Statoil ASA and Petróleo Brasileiro S.A. (Petrobras) have agreed that Statoil will acquire a 25 percent interest in Roncador, a large oil field in the Campos Basin in Brazil.
The transaction nearly triples Statoil’s production in Brazil, with attractive break-evens and potential for additional value creation for both parties through the application of Statoil’s expertise in improved oil recovery (IOR). The total consideration comprises an initial payment of $2.35 billion, plus additional contingent payments of up to $550 million.
“This transaction adds material and attractive long-term production to our international portfolio, further strengthening the position of Brazil as a core area for Statoil. We are also pleased to advance our strategic partnership with Petrobras by expanding our technical collaboration, sharing technology, competence and experience to increase oil and gas recovery,” says Eldar Sætre, president and chief executive officer of Statoil.
Roncador was the largest discovery offshore Brazil in the 1990s and is currently the third largest producing field in Petrobras’ portfolio with around 10 billion barrels of oil equivalent
(boe) in place and an expected remaining recoverable volume of more than 1 billion boe. The ambition is to increase the recovery factor by at least 5 percentage points, bringing the total remaining recoverable volumes to more than 1,500 million boe.
The field has been in production since 1999 with output, during November 2017, of around 240,000 barrels of oil per day plus around 40,000 boe per day of associated gas. The transaction increases Statoil’s equity production in Brazil by around 175% to around 110,000 boe per day from around 40,000 boe per day. Petrobras retains operatorship and a 75% interest.
In conjunction with the transaction, the two companies are entering into an agreement with the aim of maximising value creation and the longevity of the Roncador field. Statoil will leverage its IOR technology, competence and experience from the Norwegian Continental Shelf (NCS) and elsewhere, and Petrobras its experience as the largest deep-water operator and pre-salt developer in the world. Several specific opportunities for increased recovery and value creation have already been identified.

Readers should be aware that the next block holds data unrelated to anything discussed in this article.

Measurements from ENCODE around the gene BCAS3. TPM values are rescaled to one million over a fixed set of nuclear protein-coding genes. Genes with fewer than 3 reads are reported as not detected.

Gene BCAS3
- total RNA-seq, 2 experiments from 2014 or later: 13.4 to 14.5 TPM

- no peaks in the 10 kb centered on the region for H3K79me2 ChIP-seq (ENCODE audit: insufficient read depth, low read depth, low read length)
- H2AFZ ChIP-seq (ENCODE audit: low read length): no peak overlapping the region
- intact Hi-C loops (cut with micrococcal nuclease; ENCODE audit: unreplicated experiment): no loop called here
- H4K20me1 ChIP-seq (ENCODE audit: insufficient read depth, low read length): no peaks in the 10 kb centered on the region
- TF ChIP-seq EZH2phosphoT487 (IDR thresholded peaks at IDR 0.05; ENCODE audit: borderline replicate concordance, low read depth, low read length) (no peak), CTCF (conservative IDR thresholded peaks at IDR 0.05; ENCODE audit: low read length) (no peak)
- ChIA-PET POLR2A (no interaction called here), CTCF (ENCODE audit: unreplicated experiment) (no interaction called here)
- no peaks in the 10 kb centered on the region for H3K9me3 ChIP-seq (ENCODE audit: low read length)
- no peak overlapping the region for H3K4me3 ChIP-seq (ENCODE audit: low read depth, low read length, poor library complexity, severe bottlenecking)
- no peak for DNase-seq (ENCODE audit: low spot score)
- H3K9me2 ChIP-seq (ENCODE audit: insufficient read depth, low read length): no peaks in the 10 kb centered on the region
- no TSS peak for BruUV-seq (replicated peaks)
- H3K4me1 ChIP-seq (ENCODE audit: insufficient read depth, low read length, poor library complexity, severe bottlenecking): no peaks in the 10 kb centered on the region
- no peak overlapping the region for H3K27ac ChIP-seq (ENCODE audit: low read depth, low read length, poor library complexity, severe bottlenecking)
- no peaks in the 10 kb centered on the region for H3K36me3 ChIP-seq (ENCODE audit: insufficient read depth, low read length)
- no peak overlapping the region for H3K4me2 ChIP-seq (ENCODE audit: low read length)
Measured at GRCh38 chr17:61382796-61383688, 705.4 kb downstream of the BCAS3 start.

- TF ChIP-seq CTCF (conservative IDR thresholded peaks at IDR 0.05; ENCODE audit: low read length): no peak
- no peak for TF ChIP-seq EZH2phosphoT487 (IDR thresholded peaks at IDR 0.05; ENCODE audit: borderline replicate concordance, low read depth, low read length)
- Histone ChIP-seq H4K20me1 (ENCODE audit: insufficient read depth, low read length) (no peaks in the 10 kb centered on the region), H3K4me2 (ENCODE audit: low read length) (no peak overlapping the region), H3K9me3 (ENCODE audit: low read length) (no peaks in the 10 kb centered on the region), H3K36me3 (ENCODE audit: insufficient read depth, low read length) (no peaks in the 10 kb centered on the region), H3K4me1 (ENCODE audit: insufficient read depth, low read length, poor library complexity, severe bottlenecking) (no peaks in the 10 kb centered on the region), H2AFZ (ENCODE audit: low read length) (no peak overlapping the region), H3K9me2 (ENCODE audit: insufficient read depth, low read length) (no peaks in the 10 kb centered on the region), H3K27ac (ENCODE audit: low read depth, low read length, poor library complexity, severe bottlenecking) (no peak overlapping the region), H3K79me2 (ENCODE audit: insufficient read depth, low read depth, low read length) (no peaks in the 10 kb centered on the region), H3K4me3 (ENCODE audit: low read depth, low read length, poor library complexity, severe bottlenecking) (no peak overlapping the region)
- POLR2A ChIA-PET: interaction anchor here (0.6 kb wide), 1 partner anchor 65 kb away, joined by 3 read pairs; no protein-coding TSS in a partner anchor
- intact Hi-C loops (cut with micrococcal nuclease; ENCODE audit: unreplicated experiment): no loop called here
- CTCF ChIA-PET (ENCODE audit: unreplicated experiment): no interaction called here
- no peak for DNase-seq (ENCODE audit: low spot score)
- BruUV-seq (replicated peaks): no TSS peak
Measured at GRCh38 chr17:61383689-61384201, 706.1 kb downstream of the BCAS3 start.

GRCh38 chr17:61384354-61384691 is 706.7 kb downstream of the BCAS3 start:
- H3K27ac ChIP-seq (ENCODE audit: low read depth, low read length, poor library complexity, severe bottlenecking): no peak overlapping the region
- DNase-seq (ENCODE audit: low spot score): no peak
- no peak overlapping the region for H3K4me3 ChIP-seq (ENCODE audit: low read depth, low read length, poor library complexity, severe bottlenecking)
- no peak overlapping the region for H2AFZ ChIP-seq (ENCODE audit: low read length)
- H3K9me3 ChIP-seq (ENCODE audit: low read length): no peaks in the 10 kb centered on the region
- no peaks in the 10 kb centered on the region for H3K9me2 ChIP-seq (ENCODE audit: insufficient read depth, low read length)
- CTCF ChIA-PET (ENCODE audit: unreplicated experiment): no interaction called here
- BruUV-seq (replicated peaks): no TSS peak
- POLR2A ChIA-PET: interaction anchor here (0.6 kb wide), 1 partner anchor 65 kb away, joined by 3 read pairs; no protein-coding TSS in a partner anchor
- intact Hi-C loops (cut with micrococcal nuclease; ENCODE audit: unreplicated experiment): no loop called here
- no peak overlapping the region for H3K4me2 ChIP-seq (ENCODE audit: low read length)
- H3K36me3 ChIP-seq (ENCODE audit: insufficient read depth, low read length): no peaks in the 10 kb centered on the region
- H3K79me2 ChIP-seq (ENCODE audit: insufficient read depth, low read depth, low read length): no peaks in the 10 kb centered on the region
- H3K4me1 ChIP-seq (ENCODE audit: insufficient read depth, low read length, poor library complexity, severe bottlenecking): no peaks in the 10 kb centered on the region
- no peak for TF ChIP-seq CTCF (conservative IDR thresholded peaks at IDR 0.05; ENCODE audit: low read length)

"Strategic partnerships are an important part of our business plan and Statoil's knowledge and experience in increasing the level of oil recovery in mature fields will add value not only to our joint operations in Roncador, but to other mature fields in the Campos Basin, with huge potential to positively impact future production in the area," says Pedro Parente, chief executive officer of Petrobras.
Petrobras and Statoil are partners in 13 areas in either the exploration or production phase, ten of which are located in Brazil and three abroad. The acquisition will strengthen Statoil as one of the biggest oil producers
in Brazil, operating the Peregrino field and block BM-C-33, both in the Campos Basin, and the BM-S-8 block in the Santos Basin.
“We look forward to working with our partners to maximise the upside potential from the Roncador field. The combination of Statoil’s experience in improved oil recovery and Petrobras’ deep-water and pre-salt expertise will enable us to extend and increase production, and therefore value and cash flows, to the benefit of Brazil, both companies and the supplier industry”, says Anders Opedal, Brazil’s country manager.
Statoil has been deploying its IOR expertise across its global portfolio and has achieved an average recovery rate on the NCS well above the worldwide industry average, with the ambition to increase further. Around 3,000 Statoil employees worldwide work on initiatives related to IOR. The projects for IOR collaboration between Statoil and Petrobras will be overseen by representatives from both companies.
Statoil and Petrobras have also agreed that Statoil will have the option to utilise part of the capacity at Petrobras’ Cabiúnas natural gas terminal to allow for the future development of BM-C-33, where both companies are partners and which contains the world class Pão de Açúcar discovery.
This marks an important next step in developing Statoil’s position in the Brazilian natural gas market which is on the verge of major transformation. Statoil has more than 35 years of experience in building gas value chains, as the second largest natural gas supplier in Europe
and an operator of premium shale gas plays in the US onshore with mid- and downstream positions.